75-Year Prison Sentence for Taping the Police? The Absurd Laws That Criminalize Audio and Video Recording in America
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These stories all highlight Illinois' draconian eavesdropping laws, which, ever since a privacy provision was overturned in 1994, have made it illegal to record audio of an individual without his or her consent. Carrying a sentence of between four and 15 years, the laws in the state are some of the harshest in the nation.
Illinois isn't the only state waging a war on citizens with recording devices. Across the country, the growing accessibility of recording devices (like smart phones) and media-sharing sites (like YouTube) is prompting officials to dredge up dusty old eavesdropping and wiretapping laws, leading to "a legal mess of outdated, loosely interpreted statutes and piecemeal court opinions that leave both cops and citizens unsure of when recording becomes a crime," according to Bilko.
The good news is that few people have actually been convicted under these laws for documenting police wrongdoing; neither Michael Allison nor Christopher Drew nor Tiawanda Moore are likely to go to prison for the recordings they made. The bad news, though, is that these laws are being used to intimidate the nation's citizens, making them afraid to stand up against police officers and other officials who are acting illegally and/or immorally. As long as no one is convicted, the law goes unchallenged, notes Adam Schwartz, senior staff counsel for the ACLU of Illinois.
The intimidation techniques extend to still photographers as well, as documented by Carlos Miller on the blog Photography is Not a Crime, which catalogs rights violations against people with cameras and teaches citizens about their legal rights to photograph people and places. (Things that can almost always be photographed from a public place, "despite popular opinion," according to Miller's Web site: criminal activities, law enforcement officers, industrial facilities.) Miller himself has been illegally arrested and had his photos deleted for taking pictures of police officers.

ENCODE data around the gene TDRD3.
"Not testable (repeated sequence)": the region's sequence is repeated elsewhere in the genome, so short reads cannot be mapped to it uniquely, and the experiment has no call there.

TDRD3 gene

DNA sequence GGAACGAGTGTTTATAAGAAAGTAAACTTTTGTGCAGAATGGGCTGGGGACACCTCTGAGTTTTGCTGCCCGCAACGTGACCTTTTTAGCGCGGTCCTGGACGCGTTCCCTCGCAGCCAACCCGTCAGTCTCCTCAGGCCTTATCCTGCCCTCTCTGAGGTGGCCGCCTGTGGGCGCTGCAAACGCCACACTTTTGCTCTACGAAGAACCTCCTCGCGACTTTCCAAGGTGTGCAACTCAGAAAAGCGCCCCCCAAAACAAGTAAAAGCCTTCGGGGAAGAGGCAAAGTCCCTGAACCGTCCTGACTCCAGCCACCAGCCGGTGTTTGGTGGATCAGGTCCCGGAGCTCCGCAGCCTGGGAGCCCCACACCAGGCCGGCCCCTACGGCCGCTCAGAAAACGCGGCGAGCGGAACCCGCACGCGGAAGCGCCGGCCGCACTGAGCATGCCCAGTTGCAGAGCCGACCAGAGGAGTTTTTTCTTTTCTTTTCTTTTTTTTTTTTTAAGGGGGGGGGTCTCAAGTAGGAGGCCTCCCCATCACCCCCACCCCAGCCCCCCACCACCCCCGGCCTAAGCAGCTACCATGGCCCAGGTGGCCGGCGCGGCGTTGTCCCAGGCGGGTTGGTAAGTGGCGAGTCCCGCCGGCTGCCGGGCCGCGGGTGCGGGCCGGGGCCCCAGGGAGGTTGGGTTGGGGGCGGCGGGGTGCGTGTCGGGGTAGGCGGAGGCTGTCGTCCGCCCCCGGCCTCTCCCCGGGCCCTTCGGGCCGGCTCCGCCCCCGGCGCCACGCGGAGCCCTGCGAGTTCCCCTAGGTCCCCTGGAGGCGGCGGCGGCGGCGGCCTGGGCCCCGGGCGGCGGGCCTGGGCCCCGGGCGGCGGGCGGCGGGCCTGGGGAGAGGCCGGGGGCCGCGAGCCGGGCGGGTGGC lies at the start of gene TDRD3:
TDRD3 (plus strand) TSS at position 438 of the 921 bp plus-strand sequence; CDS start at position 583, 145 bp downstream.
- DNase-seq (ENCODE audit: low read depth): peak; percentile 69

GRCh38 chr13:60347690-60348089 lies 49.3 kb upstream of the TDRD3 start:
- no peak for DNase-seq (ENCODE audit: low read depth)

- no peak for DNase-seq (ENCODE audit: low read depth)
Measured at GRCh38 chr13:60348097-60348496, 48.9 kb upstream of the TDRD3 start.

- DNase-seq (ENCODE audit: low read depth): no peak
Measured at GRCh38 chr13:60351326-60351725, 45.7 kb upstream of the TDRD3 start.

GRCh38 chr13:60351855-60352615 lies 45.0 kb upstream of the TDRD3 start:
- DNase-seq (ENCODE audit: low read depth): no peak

Although he's always beaten his cases in court, Miller recognizes that coming out on top after the fact isn't good enough. "There’s this idea that just because charges are dropped, there’s no harm,” Miller told Reason. “But that isn’t right. There’s definitely harm when someone is illegally arrested and has to spend a night or more in jail. Your life is disrupted. You now have legal bills to deal with. There’s also harm when a cop wrongly tells someone they can’t photograph or record. He’s intimidating them into giving up their rights.”
Some of the most widely viewed posts on Miller's blog -- " St. Louis Cop Beats Man Down in Youtube Video," " Surveillance video once again shines light on Philadelphia PD corruption" -- are testament to why citizens need the explicit legal right to document officers' wrongdoings. Without the recordings of these events (and many, many others like them), justice probably never would have been realized, and the truth never brought to light. Unless we overturn the nation's most over-the-top eavesdropping laws, our legal system will continue to obstruct, rather than promote, justice.
Lauren Kelley is an associate editor at AlterNet and a freelance writer and editor who has contributed to Change.org, The L Magazine and Time Out New York. She lives in Brooklyn. Follow her on Twitter here.